A Navajo medicine man Monday prayed over an ailing 8 1/2-month-old girl caught in a custody tug-of-war involving the tribe, her natural mother and her would-be adoptive parents, a lawyer in the case said.

"A ceremony is being conducted for the health and well-being of the child," said Linda Lach, attorney for Cheryl and Rick Pitts of San Jose, Calif., the foster parents seeking to adopt the child who has lived with them since birth.The child, Allyssa Kristian Pitts, whose natural mother, Patricia Keetso, is a Navajo, was turned over to Navajo officials Thursday on orders from a Santa Clara, Calif., County judge. The judge ruled the tribe would keep the baby until a Navajo court decides on custody.

Keetso supports the California couple's bid for custody, and members of the Pitts and Keetso families said the health of the asthmatic child was neglected by the tribe, which wants a Navajo to raise the girl. Tribal officials denied the child was neglected.

Mike Nelson, the Pittses' Arizona attorney, said he plans to ask a Navajo judge Wednesday to award temporary custody of Allyssa to the couple until a final decision is made.

Allyssa's natural grandmother, Susie Keetso of Tuba City, said she found the child in a Navajo foster home Sunday and took her to the hospital, where staff members called Patricia Keetso and Cheryl Pitts.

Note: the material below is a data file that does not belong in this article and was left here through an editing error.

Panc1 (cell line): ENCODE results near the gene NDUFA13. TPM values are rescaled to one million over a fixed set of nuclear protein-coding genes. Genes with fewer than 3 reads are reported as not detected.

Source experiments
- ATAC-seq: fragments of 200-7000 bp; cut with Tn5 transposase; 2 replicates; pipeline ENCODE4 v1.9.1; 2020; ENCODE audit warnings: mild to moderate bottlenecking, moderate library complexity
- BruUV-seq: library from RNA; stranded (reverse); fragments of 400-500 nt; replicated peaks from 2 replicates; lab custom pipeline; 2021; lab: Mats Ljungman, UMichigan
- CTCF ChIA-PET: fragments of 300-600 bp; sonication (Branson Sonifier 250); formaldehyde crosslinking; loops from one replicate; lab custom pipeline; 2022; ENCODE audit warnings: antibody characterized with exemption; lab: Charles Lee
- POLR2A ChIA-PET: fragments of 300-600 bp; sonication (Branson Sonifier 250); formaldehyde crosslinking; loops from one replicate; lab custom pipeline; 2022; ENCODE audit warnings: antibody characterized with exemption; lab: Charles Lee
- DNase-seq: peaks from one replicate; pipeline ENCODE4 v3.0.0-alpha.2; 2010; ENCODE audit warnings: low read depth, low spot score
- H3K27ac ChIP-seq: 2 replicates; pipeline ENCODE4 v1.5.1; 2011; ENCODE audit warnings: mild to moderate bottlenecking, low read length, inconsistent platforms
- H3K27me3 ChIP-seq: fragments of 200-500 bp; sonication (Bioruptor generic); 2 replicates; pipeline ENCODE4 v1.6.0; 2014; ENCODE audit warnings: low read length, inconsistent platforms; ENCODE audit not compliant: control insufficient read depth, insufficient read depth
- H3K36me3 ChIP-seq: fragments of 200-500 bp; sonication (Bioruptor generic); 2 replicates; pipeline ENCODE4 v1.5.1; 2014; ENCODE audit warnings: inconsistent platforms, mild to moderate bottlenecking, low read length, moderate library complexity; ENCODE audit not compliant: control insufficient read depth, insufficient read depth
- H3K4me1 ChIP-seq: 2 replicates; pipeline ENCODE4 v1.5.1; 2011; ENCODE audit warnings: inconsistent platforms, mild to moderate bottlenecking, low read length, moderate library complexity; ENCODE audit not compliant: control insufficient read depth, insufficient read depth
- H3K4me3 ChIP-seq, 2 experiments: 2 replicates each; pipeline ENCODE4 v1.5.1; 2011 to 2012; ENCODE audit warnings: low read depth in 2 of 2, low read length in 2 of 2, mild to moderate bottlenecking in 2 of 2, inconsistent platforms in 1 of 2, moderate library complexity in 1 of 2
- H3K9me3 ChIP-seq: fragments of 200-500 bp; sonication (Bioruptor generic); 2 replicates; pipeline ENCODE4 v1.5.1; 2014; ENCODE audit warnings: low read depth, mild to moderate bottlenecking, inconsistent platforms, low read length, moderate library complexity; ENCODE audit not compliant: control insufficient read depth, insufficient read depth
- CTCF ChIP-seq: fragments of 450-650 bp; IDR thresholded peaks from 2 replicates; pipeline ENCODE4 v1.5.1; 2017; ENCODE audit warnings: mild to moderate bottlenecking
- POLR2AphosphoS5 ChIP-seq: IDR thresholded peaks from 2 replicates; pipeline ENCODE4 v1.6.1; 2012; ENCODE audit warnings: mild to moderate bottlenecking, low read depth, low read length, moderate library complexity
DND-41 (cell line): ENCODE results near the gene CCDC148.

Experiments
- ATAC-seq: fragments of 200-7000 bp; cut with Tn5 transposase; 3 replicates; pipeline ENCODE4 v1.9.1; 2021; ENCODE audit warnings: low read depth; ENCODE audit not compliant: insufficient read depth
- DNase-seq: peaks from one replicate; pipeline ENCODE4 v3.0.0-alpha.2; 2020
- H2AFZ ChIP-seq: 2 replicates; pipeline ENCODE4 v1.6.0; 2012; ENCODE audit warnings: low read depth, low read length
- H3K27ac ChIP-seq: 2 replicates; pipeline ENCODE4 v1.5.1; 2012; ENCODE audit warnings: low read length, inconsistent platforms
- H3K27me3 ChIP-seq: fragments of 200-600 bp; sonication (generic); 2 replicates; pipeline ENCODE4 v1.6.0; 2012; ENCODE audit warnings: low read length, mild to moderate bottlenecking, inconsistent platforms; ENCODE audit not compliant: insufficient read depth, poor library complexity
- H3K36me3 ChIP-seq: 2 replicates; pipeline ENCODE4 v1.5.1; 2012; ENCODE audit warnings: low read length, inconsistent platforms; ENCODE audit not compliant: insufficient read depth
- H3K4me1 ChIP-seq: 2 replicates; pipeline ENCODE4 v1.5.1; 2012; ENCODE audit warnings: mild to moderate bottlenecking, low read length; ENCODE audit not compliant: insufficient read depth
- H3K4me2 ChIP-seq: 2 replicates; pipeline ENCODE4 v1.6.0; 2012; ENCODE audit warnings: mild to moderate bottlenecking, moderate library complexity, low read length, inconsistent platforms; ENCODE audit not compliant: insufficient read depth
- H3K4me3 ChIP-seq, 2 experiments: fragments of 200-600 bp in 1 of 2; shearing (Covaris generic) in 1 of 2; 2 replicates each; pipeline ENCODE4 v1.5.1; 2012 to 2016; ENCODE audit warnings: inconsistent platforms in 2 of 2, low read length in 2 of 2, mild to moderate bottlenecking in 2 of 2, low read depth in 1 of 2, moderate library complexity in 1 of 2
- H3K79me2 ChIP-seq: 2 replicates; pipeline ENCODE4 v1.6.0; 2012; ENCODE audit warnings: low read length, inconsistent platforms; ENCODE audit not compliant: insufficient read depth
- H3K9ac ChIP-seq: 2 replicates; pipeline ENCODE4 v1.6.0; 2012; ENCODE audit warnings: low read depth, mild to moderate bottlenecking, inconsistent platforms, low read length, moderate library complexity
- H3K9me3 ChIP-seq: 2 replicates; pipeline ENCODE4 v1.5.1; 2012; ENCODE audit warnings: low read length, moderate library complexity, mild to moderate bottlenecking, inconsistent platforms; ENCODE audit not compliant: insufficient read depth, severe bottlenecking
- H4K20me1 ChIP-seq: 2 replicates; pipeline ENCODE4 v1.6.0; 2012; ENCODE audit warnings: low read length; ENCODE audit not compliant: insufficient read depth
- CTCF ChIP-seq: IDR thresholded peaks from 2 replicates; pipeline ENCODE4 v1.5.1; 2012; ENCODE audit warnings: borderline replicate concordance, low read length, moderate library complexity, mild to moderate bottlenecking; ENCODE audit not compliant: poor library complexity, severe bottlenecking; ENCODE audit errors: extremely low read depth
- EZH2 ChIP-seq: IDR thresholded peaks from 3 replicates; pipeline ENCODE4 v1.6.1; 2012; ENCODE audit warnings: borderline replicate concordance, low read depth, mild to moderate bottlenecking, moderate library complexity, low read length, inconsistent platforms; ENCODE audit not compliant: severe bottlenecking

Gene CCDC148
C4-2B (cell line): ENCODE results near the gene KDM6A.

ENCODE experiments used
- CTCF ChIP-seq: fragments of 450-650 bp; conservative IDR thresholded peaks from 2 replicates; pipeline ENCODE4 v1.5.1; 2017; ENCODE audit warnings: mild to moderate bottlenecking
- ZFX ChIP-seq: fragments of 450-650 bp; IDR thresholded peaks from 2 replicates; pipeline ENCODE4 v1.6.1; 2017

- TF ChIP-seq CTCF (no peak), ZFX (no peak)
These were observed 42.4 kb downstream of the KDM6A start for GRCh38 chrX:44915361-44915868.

"Someone from the hospital called and said they needed the mothers immediately," said Mary Ellen Pitts, Cheryl's mother-in-law. "She (Allyssa) just screamed and reached out for Cheryl. She just clutched and clutched at her neck."

Cheryl Pitts said Alyssa had a fever of 102 degrees and showed signs of an asthma attack.

"She stunk bad. Real bad," Pitts said. "She had a fever and was throwing up all over. She was real scared."

Karen Diakun, Navajo spokeswoman, denied the child had been neglected. She said the Pittses refused to provide tribal officials with medical information on the baby and never offered to give the officials the child's medication.

She also said the Pittses verbally and physically abused the social workers when they met to turn over Allyssa.

Both mothers are with the child in a Tuba City home, Mary Ellen Pitts said. She said she was unsure if tribal officials knew the location of the child.

Pitts, 33, and Keetso, 21, had been searching the reservation for the child since Navajo officials took her Thursday. They said they were concerned because the officials refused to take the child's asthma medicine.

"I think they neglected her," Patricia Keetso said. "I was just trying to give my baby a wonderful life with a good family. I can't believe they've put her through all this to prove a point."

Keetso, who does not live on the reservation, contacted the Pittses through a newspaper ad and lived with them before and after the child's birth.